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Poor Early Anticoagulation Control Associated with Near 3-fold Increase in DVT Recurrence and Post-thrombotic Syndrome

Alex C. Spyropoulos, MD, FACP, FCCP
January, 2006

Review: van Dongen CJ, Prandoni P, Frulla M, Marchiori A, Prins MH, Hutten BA. Relation between quality of anticoagulant treatment and the development of the postthrombotic syndrome. J Thromb Haemost. 2005 May;3(5):939-42.

Van Dungen and colleagues evaluated 244 DVT patients on oral anticoagulation therapy (OAT). During a median follow-up of 4.9 years, and using a validated post-thrombotic syndrome (PTS) scoring system, they found that patients whose INRs were less than 2 more than 50% of the time were 2.7 times as likely to develop PTS (odds ratio 2.71, 95% confidence interval 1.44 - 5.10). Specifically, 81 patients (33%) developed PTS when INR < 2.0 more than 50% of the time.

Review: Palareti G, Legnani C, Cosmi B, Guazzaloca G, Cini M, Mattarozzi S. Poor anticoagulation quality in the first 3 months after unprovoked venous thromboembolism is a risk factor for long-term recurrence. J Thromb Haemost. 2005 May;3(5):955-61.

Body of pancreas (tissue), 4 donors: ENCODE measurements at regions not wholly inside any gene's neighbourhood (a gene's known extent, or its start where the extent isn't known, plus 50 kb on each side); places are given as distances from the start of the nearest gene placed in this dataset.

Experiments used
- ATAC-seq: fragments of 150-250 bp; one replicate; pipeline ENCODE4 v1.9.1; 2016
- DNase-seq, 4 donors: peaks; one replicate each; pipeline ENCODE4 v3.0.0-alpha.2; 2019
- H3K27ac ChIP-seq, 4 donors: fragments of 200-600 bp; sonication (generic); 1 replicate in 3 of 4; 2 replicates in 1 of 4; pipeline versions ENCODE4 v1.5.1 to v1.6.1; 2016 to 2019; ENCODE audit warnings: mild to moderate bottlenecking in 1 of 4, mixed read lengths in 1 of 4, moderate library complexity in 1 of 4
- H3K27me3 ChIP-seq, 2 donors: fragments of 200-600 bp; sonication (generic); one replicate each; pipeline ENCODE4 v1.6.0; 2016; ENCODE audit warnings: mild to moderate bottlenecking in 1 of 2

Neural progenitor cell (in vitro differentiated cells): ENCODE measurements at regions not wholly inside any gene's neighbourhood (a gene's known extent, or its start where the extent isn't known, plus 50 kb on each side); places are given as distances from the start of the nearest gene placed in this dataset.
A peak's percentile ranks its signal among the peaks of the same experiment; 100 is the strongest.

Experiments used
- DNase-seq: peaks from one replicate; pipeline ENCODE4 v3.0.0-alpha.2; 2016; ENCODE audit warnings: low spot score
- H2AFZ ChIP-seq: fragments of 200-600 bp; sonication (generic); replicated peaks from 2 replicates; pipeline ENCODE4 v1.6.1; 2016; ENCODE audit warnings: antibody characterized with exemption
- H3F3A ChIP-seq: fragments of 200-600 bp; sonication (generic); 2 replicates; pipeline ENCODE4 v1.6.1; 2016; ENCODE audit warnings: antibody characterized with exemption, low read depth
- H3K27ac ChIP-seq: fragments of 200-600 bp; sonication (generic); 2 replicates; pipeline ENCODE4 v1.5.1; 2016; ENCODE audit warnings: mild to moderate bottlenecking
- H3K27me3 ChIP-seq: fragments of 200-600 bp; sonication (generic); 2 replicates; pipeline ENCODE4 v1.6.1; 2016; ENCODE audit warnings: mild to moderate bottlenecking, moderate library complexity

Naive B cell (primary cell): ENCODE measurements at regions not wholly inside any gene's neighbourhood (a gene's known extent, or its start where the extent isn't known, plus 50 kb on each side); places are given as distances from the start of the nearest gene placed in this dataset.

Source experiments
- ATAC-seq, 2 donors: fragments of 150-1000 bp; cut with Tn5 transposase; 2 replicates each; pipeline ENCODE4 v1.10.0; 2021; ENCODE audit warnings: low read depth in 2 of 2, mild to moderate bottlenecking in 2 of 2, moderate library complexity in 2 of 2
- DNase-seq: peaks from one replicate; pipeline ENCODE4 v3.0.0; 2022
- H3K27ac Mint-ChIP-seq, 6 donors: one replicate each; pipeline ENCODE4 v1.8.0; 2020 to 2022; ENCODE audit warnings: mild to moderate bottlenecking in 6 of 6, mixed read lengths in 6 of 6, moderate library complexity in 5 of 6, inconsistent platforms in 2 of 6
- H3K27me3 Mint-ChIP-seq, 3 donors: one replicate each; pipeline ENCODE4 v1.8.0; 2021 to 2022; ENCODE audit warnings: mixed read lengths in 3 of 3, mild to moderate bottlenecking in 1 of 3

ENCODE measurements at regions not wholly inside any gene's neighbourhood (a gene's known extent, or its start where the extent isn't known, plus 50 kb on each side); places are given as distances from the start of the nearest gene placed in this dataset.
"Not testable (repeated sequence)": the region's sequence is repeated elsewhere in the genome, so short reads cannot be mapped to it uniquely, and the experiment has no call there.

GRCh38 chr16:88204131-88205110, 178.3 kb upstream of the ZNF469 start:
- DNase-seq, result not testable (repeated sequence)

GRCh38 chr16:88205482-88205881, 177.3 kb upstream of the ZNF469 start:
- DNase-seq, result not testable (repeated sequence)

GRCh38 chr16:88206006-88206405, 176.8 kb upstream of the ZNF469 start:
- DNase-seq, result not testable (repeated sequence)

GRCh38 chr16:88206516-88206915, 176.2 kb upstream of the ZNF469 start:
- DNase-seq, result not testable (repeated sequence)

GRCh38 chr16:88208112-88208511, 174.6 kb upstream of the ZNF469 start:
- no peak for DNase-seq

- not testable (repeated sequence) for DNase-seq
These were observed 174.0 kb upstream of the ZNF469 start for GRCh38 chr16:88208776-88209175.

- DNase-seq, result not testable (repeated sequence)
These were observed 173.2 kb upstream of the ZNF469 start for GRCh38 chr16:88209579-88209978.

Palareti and colleagues reported on 297 patients with idiopathic venous thrombosis followed for 21 months after oral anticoagulation therapy (OAT) was stopped. Patients whose INRs were less than 1.5 the most often during the first 90 days of warfarin therapy were about 2.8 times as likely to have a recurrent venous thrombosis after OAT was stopped (relative risk 2.77, 95% confidence interval 1.49 - 5.18).

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